A number of simulation methods can be used to probe the range of motion of an attached PEG moiety, including but not limited to Monte Carlo (MC) simulations and Molecular Dynamics (MD) simulations. In a preferred embodiment, MC simulations are used. At the atomic level, the range of motion of a PEG moiety comes predominantly from rearrangements of the dihedral angles. Flory referred to the set of such configurations as the rotational isomeric state model. The simple nature of the inherent flexibility of PEG lends itself to modeling via MC simulation methods that create different PEG conformers by random generation of a set of dihedral angles describing possible chain geometries. Sampling a large number of conformers and monitoring their relationship to the molecular surroundings yields information about the allowed range of motion of the PEG moiety. In a preferred embodiment, at least 100 PEG configurations are randomly generated for each possible attachment site in order to assess the range of motion of the PEG moiety in the context of the protein's different environments.
Generation of PEG conformers can proceed in a number of different ways, including but not limited to: 1) chain buildup procedures in which each new conformer is grown from one end, sampling dihedral angles values, and defining atomic coordinates based on those angles; 2) perturbation of a starting conformer using Monte Carlo methods; and/or 3) perturbation of a starting conformer using molecular dynamics methods. Each of these (and other) methods can be performed such that one end of the conformer is placed appropriately relative to the protein of interest, or alternatively, placed relative to the protein by coordinate transformation after they have already been generated.
For the purposed of further detailing the invention, we describe the first generation method. Physically reasonable PEG (or other polymer) conformers can be generated using computer programs that generate atomic coordinates, subject to physical constraints based on the chemical nature of the repeating groups (CH2-CH2-O for PEG) in the polymer. In a preferred embodiment, PEG conformers are generated randomly by placing a first atom at the origin, and building up additional atomic coordinates from there. In preferred embodiments of the invention, the spatial relationship between two covalently connected atoms in the polymer moiety is dictated by the equilibrium bond lengths of the bonded pair, using values well-known in the art (˜1.54 angstroms for the C—C bonds and ˜1.43 angstroms for the C—O bonds in a PEG molecule). The angle formed between any set of three bonded atoms is dictated by the equilibrium angles of the bonded set, using values well-known in the art (˜109.5 degrees for the tetrahedral geometries of the PEG atoms). The dihedral angle formed between any four covalently contiguous atoms, which is the major degree of freedom for polymeric molecules, is generally constrained to fall within one or more stable states, and is again dependent on the chemistries of the atoms involved. For modeling PEG conformers, in which the main chain atoms are sp3 hybridized, the stable conformers will generally have dihedral angle values of approximately 60, 180, and 300 degrees. Hence, in a preferred embodiment, PEG conformers are generated in a build-up fashion using randomly selected dihedral angle values, wherein each dihedral value is close to 60, 180, or 300 degrees. In a preferred embodiment, additional small perturbations about the selected dihedral angle are included to account for inherent flexibility in the system. In some embodiments, an additional constraint guides the generation of PEG conformers such that the chain is self-avoiding. That is, non-bonded atoms of the PEG moiety are not allowed to occupy the same space. Once multiple PEG conformers of a certain size/length are generated, they can properly oriented close to any position of the target protein using coordinate transformations. In a preferred embodiment, one end of the PEG conformer is oriented such that it is placed 6 angstroms from the protein along a vector connecting the C-alpha and centroid (the coordinate average for all side-chain atoms of the query position) coordinates of the query position.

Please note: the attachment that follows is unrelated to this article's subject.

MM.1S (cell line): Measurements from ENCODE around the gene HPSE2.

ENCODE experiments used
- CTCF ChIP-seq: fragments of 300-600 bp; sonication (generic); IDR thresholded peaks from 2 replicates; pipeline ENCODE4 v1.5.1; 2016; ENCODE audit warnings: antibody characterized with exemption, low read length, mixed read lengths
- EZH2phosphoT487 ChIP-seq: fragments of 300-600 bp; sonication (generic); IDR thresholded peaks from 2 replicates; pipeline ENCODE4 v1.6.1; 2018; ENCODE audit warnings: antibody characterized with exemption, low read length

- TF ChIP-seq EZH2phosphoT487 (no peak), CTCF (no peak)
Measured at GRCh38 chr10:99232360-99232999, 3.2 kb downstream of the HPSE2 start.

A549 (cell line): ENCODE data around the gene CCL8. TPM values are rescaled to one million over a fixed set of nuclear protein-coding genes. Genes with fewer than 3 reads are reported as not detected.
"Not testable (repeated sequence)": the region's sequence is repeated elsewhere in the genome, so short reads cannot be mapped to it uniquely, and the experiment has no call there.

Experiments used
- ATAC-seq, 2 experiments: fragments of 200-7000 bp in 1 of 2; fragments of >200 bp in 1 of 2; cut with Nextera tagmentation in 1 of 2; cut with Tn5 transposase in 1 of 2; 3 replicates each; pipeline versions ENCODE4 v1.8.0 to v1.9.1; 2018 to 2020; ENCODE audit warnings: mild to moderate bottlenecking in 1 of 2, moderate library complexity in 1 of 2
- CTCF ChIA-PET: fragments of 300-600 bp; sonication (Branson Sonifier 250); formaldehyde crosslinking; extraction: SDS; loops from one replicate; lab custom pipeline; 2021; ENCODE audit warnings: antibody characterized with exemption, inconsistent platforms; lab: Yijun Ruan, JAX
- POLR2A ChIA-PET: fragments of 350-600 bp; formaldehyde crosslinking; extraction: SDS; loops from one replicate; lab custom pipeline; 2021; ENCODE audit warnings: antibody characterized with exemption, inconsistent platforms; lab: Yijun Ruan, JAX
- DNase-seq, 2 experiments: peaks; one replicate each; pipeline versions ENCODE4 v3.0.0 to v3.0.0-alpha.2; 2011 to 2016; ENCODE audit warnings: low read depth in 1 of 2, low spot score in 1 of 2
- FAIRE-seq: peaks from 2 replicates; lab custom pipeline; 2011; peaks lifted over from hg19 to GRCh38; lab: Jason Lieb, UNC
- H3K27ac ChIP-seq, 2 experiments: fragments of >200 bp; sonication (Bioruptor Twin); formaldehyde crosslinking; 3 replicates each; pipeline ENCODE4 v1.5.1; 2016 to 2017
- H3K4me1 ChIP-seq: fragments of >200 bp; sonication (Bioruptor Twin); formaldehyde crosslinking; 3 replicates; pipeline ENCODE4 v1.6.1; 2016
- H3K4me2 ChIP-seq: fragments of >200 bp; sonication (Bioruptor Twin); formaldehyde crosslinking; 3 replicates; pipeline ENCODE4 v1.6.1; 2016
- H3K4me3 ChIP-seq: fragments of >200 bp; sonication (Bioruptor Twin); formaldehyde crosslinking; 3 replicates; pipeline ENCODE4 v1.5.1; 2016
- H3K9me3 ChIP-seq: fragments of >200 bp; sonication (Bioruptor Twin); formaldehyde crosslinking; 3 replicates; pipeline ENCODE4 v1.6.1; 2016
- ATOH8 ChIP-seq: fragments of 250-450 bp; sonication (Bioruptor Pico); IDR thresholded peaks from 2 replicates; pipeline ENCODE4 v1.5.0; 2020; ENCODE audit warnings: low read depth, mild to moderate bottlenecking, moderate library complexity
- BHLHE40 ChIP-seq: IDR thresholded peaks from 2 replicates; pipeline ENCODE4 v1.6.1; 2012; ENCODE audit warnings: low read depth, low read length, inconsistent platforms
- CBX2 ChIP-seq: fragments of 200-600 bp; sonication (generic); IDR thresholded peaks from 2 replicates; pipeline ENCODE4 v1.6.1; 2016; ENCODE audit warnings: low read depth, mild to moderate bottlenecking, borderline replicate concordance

Steric clash of individual PEG conformers with protein atoms are monitored using a simple distance cutoff, wherein the distance between each atom in the PEG moiety and each atom in the protein(s) is considered. If any atomic pair between a PEG atom and a protein atom is closer than a user-defined cutoff distance, the PEG conformer from which that distance is derived is disallowed. In a preferred embodiment, the cutoff distance is 2 angstroms, with cutoff distances between 0.1 and 5 angstroms being especially preferred. The fraction of sampled PEG conformers that does not clash with atoms in the protein structure (allowed conformers) indicates the range of motion allowed in that context.
It is known in the art that the efficiency of coupling of PEG moieties can depend on the location of the attachment site in the protein. Low coupling efficiencies can lead to undesirable sample heterogeneity and high production costs. In a preferred embodiment of the invention, the range of motion of an attached PEG moiety in the context of an isolated protein may be used to predict the relative coupling efficiencies at different attachment sites in the protein. These sites are also generally expected to have minimal effects on the stability of the modified protein. In general, optimal PEGylation sites are those with maximal range of motion when attached.